A number of changes in anterior pituitary corticotrophs occur after chronic footshock. These include increased ACTH and β-endorphin content and a loss of glucocorticoid negative feedback on corticotropin-releasing hormone (CRH)-stimulated ACTH and β-endorphin secretion, without changes in sensitivity to ovine CRH examined in vitro [9]. The present studies were undertaken to determine whether the in vitro changes were reflected by similar changes in vivo. We developed a fast feedback paradigm using a 5-min swim stress as challenge, with injection of saline or corticosterone immediately prior to swim. Corticosterone reliably decreased ACTH and β-endorphin responses to swim over the 30-min period studied. This feedback inhibition did not occur in rats that were either exposed to 30 min of chronic footshock for 7 or 14 days or in rats that were treated with corticosterone daily for 14 days in a regimen that has been reported to decrease hippocampal glucocorticoid receptors. By contrast, in rats exposed to the less intense stimulus of 30 min swim for 14 days, the fast feedback action of corticosterone was intact. These results suggest that both fast and delayed feedback corticosterone-inhibitory mechanisms may be blocked by relatively high levels of chronic stress or by chronic treatment with corticosterone, possibly as a consequence of decreased hippocampal glucocorticoid receptor number.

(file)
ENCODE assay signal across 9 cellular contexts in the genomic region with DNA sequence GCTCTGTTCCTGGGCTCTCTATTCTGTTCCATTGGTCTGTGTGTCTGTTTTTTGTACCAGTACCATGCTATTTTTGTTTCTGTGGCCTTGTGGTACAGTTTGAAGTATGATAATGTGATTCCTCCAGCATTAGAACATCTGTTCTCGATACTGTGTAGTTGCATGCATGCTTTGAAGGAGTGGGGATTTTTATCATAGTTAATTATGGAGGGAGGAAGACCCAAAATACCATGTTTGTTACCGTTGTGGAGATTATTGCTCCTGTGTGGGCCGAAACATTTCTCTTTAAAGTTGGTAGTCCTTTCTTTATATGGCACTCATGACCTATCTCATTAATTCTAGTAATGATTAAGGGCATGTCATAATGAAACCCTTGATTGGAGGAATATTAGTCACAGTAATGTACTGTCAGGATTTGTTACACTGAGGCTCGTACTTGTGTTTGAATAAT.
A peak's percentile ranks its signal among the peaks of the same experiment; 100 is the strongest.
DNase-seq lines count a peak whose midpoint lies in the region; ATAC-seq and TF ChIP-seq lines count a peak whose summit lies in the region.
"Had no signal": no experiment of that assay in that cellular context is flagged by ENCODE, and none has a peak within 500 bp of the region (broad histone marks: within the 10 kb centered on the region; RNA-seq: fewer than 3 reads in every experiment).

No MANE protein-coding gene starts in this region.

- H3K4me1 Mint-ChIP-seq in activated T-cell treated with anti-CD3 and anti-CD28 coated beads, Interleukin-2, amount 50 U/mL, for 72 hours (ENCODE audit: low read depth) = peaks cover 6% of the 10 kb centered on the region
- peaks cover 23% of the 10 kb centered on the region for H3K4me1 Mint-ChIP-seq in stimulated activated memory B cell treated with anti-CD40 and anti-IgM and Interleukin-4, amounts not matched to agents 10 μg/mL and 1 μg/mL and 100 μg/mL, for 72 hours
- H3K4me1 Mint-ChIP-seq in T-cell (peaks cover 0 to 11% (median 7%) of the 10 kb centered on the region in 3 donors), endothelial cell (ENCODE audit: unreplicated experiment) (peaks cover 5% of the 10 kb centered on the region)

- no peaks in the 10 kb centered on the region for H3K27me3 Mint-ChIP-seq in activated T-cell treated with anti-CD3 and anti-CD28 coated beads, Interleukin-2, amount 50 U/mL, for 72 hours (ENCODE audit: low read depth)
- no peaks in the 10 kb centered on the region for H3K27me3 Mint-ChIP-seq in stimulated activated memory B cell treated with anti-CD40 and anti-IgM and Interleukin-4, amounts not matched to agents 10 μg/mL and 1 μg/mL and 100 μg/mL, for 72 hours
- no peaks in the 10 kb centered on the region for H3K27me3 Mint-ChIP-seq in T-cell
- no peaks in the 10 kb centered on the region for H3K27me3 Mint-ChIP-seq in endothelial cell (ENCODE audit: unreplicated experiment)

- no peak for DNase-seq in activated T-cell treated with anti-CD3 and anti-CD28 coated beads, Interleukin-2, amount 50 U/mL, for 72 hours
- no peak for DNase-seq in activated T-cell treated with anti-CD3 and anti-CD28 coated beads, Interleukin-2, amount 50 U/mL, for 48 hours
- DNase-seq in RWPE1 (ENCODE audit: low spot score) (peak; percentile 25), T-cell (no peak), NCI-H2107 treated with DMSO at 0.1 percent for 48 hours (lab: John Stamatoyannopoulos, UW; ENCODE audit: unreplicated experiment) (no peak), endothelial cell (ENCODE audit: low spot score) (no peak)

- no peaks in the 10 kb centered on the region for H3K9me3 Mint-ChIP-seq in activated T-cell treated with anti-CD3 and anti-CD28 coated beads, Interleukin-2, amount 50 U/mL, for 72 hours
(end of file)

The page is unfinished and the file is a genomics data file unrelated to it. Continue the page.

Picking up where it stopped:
This content is only available via PDF.
Copyright / Drug Dosage / Disclaimer
Copyright: All rights reserved. No part of this publication may be translated into other languages, reproduced or utilized in any form or by any means, electronic or mechanical, including photocopying, recording, microcopying, or by any information storage and retrieval system, without permission in writing from the publisher.
Drug Dosage: The authors and the publisher have exerted every effort to ensure that drug selection and dosage set forth in this text are in accord with current recommendations and practice at the time of publication. However, in view of ongoing research, changes in government regulations, and the constant flow of information relating to drug therapy and drug reactions, the reader is urged to check the package insert for each drug for any changes in indications and dosage and for added warnings and precautions. This is particularly important when the recommended agent is a new and/or infrequently employed drug.
Disclaimer: The statements, opinions and data contained in this publication are solely those of the individual authors and contributors and not of the publishers and the editor(s). The appearance of advertisements or/and product references in the publication is not a warranty, endorsement, or approval of the products or services advertised or of their effectiveness, quality or safety. The publisher and the editor(s) disclaim responsibility for any injury to persons or property resulting from any ideas, methods, instructions or products referred to in the content or advertisements.
You do not currently have access to this content.